UPDATE: Adam West has been forced to cancel his scheduled weekend appearance at the Edmonton Comic & Entertainment Expo.
From his statement: "Adam West here...a crazy thing happened a few months ago in the Batcave: Bane broke my back and cracked three of my vertebra. Unfortunately, last week while I was in New York my back was re-injured. It is with a heavy heart that I'm making my first cancelation in 47 years of appearing at conventions.…I'm quite jealous of my good friend Burt (Ward), who will now be joined by the Feline Fatale Julie Newmar, Supernatural's Misha Collins, and the 6 Million Dollar Man himself, Lee Majors."
Adam West answers the phone with one word. And it’s not “hello.”
It’s nearly five decades since the actor portrayed Batman in the campy TV series that transformed a dying comic franchise into a commercial juggernaut, and West is still living the life. He's one of many actors to have played the Caped Crusader, but his take on Batman was never seen before — and never repeated.
“It [Batman] has kept me 54 for 20 years. Did you know 80 is the new middle age?” he jokes.
The names “Batman” and “Adam West” are inseparable. While the likes of Michael Keaton, George Clooney and Christian Bale have gone on to redefine the character on the silver screen, for many of the fans who will come to meet West at the Edmonton Comic & Entertainment Expo, the ‘60s ABC-TV Batman is still the formative film version of the character.
When asked why Batman is more popular now than when he debuted in the pages of Detective Comics in 1939, West says, “He is mysterious, fun and funny. And anyone can do it. Anyone can be Batman. He is an ordinary mortal, he has no superpowers. He isn’t from another planet. He doesn’t have to drink some chemical to get his powers. He is an ordinary guy who is obsessed with the murder of his parents, and he decides to do something about it.”
In fact, long before West was picked to play Batman, he read the comic books and imagined he would one day become Batman.
“Every boy ran around and pretended to be Batman. I did that, up until I was nine or 10 years old. I had an old blue bath towel for a cape.”
While we can look back at that television series and marvel at how campy and wholesome it was — compared to how dark and foreboding the films and comics are today — we also have to acknowledge that West saved the character.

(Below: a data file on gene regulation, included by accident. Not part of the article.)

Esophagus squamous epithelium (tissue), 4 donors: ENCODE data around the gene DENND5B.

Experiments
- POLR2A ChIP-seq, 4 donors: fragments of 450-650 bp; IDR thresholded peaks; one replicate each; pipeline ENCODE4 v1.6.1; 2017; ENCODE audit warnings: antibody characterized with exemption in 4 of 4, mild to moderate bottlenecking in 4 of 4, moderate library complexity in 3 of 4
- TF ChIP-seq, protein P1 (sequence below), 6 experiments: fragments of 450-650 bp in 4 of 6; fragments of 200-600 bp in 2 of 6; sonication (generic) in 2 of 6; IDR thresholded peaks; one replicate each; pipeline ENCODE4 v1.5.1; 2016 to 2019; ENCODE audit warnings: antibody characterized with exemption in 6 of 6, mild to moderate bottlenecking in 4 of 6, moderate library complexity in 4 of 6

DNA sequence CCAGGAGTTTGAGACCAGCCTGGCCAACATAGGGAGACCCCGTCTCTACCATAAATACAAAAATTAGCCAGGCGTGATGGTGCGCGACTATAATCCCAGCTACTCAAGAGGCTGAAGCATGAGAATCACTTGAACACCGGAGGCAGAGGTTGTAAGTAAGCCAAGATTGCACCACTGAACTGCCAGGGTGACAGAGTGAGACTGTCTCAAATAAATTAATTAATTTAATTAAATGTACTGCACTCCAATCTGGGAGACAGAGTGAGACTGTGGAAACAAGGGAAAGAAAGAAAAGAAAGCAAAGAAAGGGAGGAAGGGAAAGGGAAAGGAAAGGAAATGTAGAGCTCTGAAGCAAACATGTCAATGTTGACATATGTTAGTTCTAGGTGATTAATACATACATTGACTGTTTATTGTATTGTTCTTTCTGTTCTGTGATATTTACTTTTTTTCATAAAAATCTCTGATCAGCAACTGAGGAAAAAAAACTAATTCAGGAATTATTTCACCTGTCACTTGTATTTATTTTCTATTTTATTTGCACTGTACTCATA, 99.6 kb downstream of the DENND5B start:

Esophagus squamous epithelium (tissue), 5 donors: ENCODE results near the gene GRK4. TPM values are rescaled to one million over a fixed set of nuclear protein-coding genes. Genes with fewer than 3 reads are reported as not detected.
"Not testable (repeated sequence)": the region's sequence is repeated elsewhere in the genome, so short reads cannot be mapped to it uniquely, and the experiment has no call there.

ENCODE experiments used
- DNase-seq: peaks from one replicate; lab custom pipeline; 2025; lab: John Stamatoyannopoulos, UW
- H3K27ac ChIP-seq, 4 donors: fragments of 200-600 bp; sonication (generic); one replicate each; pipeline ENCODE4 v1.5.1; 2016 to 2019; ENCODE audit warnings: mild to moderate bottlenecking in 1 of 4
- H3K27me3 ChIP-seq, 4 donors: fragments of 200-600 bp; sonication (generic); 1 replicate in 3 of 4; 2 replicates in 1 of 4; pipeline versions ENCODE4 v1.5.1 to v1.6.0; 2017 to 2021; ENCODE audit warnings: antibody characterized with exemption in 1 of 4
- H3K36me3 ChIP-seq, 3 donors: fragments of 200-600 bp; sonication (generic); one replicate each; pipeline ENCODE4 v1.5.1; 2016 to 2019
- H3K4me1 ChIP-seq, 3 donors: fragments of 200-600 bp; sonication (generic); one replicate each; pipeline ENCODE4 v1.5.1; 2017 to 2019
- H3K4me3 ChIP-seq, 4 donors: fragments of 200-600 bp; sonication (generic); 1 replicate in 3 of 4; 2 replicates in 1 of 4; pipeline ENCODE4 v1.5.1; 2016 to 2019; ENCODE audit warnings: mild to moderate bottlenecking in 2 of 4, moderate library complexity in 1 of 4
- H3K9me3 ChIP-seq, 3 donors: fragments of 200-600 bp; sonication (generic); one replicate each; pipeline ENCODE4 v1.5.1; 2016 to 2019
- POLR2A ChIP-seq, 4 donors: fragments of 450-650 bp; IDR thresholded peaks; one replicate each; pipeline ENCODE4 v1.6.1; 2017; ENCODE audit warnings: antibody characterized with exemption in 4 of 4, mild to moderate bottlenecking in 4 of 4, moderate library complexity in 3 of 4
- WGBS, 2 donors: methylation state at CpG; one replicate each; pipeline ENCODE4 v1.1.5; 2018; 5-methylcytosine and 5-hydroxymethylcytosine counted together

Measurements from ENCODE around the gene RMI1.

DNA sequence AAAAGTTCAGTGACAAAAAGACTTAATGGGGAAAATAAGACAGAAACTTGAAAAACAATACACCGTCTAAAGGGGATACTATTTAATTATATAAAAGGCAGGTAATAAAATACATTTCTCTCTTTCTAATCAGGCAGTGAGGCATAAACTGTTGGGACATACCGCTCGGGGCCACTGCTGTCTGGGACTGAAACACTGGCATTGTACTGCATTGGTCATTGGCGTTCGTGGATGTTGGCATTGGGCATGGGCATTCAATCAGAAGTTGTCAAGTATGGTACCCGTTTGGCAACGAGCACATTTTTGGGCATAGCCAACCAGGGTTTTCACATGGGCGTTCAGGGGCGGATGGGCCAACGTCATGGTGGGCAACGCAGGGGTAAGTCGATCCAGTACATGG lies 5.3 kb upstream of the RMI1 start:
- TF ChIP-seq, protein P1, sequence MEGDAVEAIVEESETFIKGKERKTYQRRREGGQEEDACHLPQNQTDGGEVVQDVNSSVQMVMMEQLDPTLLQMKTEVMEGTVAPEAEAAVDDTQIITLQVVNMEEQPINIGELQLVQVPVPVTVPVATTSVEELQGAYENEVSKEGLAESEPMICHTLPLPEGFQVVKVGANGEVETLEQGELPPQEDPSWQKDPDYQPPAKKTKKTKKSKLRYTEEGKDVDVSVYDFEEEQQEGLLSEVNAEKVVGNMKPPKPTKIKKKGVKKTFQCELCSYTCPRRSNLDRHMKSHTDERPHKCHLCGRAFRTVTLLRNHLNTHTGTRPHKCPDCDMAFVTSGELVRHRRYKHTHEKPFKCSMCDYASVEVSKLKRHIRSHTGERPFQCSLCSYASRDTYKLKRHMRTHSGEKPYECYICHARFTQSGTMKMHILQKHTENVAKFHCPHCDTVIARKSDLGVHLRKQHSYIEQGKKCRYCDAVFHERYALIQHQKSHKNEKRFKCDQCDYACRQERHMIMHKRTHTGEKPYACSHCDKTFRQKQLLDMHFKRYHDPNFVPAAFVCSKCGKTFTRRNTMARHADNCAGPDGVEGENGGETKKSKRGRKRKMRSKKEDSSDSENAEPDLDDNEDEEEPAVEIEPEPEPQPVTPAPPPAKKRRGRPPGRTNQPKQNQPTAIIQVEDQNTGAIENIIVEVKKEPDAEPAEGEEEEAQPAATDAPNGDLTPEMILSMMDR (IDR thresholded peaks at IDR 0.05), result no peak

Without that TV series, the likes of famed comic writer Frank Miller would never have given us The Dark Knight Returns. There would have been no Tim Burton or Christopher Nolan Batman films. Batman might have not survived the '60s.
When West’s Batman debuted in 1966, sales of the comic were flagging and Spider-Man (a teenager with teenage problems who also happened to be a superhero) had replaced Batman as the heroic everyman.
But, the camp, humour and wholesome nature of the TV series took the darkness out of Batman and made him a pop-culture sensation again. And it helped DC Comics, the home of Superman and Batman, stabilize itself after an onslaught of new comic characters, such as the Hulk and Spider-Man, had pushed rival, Marvel, to the fore.
The Batman TV series helped save DC Comics.
“They call me the Billion Dollar Batman — oh, how I’d like a piece of that!” says West, acknowledging the title of the 2011 book from pop-culture historian Bruce Scivally that traces the history of the Batman character. “But that means more people have still seen our show than have seen any of the new Dark Knight movies.”
Like William Shatner, West has made himself relevant in 2012 by allowing us to laugh at him, too.
When the creators of The Family Guy asked him to voice a character named Mayor Adam West, the actor breathed life into his namesake. There’s no mistaking the fact that Adam West, with that famous lyrical, velvety delivery, is playing the role of Adam West, even if the animated character has a penchant for firing cats out of a crossbow.
“I have to give the character a part of my personality,” says West. “I have to do that, because the character is so bizarre and, really, so insane. The trick is to make it fun, to walk the tightrope, which is something I did with Batman. You have to make it believable and quirky.”
West and Burt Ward, who played Robin on the ‘60s Batman series, will be together at the Edmonton Comic & Entertainment Expo (Oct. 20 to 21 at the Edmonton Expo Centre). West does about 10 conventions a year (and of them about two or three are with Ward).
The conventions are far from being a drag for him. He loves them.
“I think it’s great to get together with the fans," he says.
"I've been able to have a career for 50 years. It would be so much better if more actors and other celebrities paid attention to their fans. Then, they would have careers that lasted longer than 10 minutes.”